Fat of the Land and other experiences in Marylebone
Just spent a couple of days in Marylebone, and while the point wasn't food tourism, I wanted to give a shout out to Fat of the Land, a very appealing tapas place on New Cavendish Street with bright, fresh tastes plus an interesting drinks list. The food is straightforward, made with a respect for its roots. I especially enjoyed the fat razor clams, simply prepared with oil, garlic and a hint of lemon, and baby squids in their ink with beans. I appreciated that their nibbles plate of nuts and seeds was raw, not salted, and full of variety. It's not at all a "scene" like Providores, but charming for it and the staff/owners are down to earth.
Fishworks also did the trick for us one night with nicely grilled sardines and a very fairly priced and tasty lobster, plus starters of mussels and scallops. This is simply a pleasant place to dine on fresh fish and converse (our server was excellent) and one wonders more restaurants in the world's capitals can't deliver this, so while Fishworks might not be destination dining, it manages to admirably stand out nonetheless.
A mild disappointment was Woodlands, where my dosa arrived rather on the cold side, but just in general nothing made me want to return to a restaurant I was looking forward to, because I like south Indian food and can't get it where I presently live.
After one too many noisy, wildly expensive breakfasts at my hotel (the Mandeville) I had the bright idea to escape to the peace of the atrium at the Wallace for their wildly expensive breakfast. The only thing I wanted to eat was unavailable. I settled for a "seasonal fruit plate", which arrived without one single fruit actually in season on the plate! The smoothie I also ordered simply never arrived, wait staff was all smiles and promises and no follow through. I drank the most wonderful pot of green tea I have had in my life in an absolutely stunning setting, but it was a headscratcher.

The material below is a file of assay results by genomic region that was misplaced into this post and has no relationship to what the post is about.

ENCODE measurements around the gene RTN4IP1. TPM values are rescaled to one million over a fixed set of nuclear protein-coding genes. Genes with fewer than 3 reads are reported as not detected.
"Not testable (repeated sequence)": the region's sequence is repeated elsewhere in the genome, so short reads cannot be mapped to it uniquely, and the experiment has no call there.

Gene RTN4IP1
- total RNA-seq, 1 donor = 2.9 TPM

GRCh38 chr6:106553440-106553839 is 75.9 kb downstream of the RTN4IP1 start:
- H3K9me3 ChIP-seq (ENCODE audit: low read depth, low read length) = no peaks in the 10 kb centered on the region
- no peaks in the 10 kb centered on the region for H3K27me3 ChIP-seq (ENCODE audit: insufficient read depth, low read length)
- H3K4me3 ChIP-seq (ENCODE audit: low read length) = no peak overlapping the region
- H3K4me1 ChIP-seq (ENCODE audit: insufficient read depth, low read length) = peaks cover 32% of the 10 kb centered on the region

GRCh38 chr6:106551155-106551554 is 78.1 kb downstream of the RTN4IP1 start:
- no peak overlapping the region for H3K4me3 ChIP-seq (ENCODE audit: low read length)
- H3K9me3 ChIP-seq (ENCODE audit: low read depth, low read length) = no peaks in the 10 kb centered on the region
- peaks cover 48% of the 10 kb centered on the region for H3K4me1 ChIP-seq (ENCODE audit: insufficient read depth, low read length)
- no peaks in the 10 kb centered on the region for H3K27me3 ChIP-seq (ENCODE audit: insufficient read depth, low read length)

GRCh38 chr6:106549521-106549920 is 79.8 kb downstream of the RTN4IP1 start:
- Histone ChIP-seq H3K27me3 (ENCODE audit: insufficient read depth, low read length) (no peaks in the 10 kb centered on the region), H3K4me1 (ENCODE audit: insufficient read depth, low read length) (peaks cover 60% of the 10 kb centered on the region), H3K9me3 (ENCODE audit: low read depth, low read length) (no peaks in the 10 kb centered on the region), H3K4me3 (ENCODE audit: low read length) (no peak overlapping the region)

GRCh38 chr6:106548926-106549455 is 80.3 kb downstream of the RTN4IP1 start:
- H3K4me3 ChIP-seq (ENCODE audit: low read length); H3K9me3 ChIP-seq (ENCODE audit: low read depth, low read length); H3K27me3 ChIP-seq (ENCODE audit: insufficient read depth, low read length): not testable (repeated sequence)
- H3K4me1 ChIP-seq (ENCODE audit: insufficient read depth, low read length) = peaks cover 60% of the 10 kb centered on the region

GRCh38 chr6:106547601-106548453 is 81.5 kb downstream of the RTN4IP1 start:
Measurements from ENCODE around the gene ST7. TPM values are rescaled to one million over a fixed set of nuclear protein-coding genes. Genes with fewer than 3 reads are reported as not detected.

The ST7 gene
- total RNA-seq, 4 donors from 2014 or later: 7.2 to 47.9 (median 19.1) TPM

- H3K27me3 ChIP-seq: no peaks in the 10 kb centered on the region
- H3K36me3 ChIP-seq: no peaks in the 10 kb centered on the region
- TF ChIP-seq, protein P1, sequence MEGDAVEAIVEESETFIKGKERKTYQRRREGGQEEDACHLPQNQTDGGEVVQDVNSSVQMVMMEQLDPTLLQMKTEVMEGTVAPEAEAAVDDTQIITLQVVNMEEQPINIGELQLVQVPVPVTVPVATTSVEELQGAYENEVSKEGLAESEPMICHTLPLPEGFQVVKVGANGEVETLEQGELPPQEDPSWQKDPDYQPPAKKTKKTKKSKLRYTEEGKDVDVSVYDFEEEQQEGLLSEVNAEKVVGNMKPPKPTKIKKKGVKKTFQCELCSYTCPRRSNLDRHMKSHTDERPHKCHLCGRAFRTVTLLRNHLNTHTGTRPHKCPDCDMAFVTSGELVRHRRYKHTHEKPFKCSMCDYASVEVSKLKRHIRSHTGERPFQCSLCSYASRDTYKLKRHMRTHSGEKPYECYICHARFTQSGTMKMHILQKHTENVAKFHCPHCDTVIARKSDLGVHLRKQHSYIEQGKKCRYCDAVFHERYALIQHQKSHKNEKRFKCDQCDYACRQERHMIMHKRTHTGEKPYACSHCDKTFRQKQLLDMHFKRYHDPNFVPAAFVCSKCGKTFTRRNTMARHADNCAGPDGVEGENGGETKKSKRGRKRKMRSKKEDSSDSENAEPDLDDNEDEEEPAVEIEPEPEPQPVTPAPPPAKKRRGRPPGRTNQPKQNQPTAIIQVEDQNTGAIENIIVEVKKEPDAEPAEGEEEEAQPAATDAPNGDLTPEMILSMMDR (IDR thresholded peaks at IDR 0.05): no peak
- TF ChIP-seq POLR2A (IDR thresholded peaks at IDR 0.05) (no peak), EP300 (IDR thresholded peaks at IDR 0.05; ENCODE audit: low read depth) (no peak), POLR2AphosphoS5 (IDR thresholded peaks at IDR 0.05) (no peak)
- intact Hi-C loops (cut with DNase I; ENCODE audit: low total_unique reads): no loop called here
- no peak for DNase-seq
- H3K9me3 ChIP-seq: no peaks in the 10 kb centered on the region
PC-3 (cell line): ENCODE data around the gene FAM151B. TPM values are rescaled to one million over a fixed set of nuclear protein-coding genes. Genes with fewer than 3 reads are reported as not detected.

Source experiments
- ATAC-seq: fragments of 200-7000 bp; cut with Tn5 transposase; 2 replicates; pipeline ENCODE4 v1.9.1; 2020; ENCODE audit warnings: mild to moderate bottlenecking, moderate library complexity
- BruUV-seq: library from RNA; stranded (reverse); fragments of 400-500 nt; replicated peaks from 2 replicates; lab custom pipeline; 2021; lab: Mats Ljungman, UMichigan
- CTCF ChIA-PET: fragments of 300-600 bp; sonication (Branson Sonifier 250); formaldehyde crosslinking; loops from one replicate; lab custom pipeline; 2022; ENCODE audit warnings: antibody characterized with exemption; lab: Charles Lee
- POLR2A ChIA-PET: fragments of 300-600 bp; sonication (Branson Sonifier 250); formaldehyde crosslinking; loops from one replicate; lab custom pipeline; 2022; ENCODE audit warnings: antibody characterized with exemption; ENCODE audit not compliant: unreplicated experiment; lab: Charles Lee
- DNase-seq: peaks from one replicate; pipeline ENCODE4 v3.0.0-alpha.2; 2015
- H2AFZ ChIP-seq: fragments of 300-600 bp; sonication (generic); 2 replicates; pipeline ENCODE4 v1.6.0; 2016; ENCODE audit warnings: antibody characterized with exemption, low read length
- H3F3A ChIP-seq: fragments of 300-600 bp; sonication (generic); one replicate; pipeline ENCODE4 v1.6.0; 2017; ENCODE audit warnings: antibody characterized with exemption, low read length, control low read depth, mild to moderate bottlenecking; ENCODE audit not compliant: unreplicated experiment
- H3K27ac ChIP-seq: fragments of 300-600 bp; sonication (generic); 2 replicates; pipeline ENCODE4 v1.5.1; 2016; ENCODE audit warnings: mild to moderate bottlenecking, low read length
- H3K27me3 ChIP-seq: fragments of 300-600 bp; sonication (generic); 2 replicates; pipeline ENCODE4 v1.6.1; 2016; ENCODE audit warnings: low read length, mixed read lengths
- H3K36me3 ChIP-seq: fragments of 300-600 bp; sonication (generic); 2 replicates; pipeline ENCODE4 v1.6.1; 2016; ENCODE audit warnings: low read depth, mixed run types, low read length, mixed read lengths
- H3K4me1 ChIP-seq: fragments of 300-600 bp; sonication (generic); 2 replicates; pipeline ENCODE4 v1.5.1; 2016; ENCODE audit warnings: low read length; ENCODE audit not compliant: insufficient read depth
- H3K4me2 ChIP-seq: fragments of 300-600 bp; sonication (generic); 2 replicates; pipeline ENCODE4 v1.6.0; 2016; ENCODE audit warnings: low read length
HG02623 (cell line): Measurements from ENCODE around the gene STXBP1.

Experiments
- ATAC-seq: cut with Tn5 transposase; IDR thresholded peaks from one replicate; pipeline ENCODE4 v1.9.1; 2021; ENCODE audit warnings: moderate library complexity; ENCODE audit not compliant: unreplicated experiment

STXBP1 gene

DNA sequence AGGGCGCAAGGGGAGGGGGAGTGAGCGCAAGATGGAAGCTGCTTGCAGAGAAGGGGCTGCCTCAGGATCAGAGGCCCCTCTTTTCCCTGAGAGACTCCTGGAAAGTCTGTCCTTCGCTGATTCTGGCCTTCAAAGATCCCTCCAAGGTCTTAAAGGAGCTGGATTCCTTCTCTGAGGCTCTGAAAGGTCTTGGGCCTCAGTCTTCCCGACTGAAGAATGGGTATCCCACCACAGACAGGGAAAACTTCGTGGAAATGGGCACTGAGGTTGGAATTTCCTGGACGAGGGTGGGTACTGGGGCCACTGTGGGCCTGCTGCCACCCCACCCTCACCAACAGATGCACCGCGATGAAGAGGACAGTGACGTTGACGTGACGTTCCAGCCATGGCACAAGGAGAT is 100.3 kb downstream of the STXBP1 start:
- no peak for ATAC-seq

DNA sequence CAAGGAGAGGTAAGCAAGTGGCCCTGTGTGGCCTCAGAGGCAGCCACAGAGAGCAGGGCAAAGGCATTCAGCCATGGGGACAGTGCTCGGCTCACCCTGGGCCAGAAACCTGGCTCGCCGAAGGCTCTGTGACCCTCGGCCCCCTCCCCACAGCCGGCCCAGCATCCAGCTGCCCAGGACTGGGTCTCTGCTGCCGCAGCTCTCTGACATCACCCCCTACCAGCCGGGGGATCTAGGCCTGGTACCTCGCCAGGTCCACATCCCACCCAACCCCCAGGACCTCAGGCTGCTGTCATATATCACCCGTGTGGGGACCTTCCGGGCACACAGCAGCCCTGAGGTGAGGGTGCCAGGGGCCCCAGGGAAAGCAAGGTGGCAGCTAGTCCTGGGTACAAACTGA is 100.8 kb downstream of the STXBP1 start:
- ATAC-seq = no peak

On a free night alone, rather than dine in my hotel, whose theme-park like bar and restaurant, The Reform Social & Grill, I thought annoyingly fake through and through (without anything appealing to me on the menu), I took a flyer on Samarqand, which serves Russian and Georgian dishes in a exotically decorated basement space that seems popular with huge parties (two were going in separate private rooms). The food is an adventure (they will offer you a picture menu) and I haven't the faintest idea how closely resembles the real deal back home, but I liked my floppy pumpkin dumplings, and my piles of pickled veg, and I was mesmerized by the truly wall sized TV showing Russian (Georgian?) news.
Sorry I can't contribute more but, as I said, the visit wasn't really about food. I did want to add that on the train between Gatwick and Victoria, looking out my window into the backyards of so many modest houses, I remembered how one of my very first and most vivid impressions of London, arriving for the first time, was seeing those backyards filled with brussels sprouts and cabbages (it was January). Coming from America, where backyards are strictly for play, I was immensely impressed. Maybe I am wrong, but it looked to me that more and more of those vegetable gardens have turned into tiny lawns and extra parking space. I hope people are still eating cabbage soup, which was perhaps my most memorable first taste (and smell) of London.
PS: What's up with all the slippery food trash underfoot and what appeared to be vomit on the streets in some areas of Marylebone? Walking in the mornings was a hazard, and it does nothing to enhance the neighborhood's reputation as a foodie destination.
Thanks for your mention of Fat of the Land. I'm often in that neighbourhood and always looking for a new spot to eat.
I can understand your take on the Mandeville's bar and restaurant. :-) My niece stayed there while flat-hunting when she moved to London, and it does seem an odd room, but their afternoon tea was quite nice.
I'm not sure all backyards in America are for play alone. My dad once grew lots of veggies, and some of my neighbours years later did the same. But it's a big country and it's tough to generalize.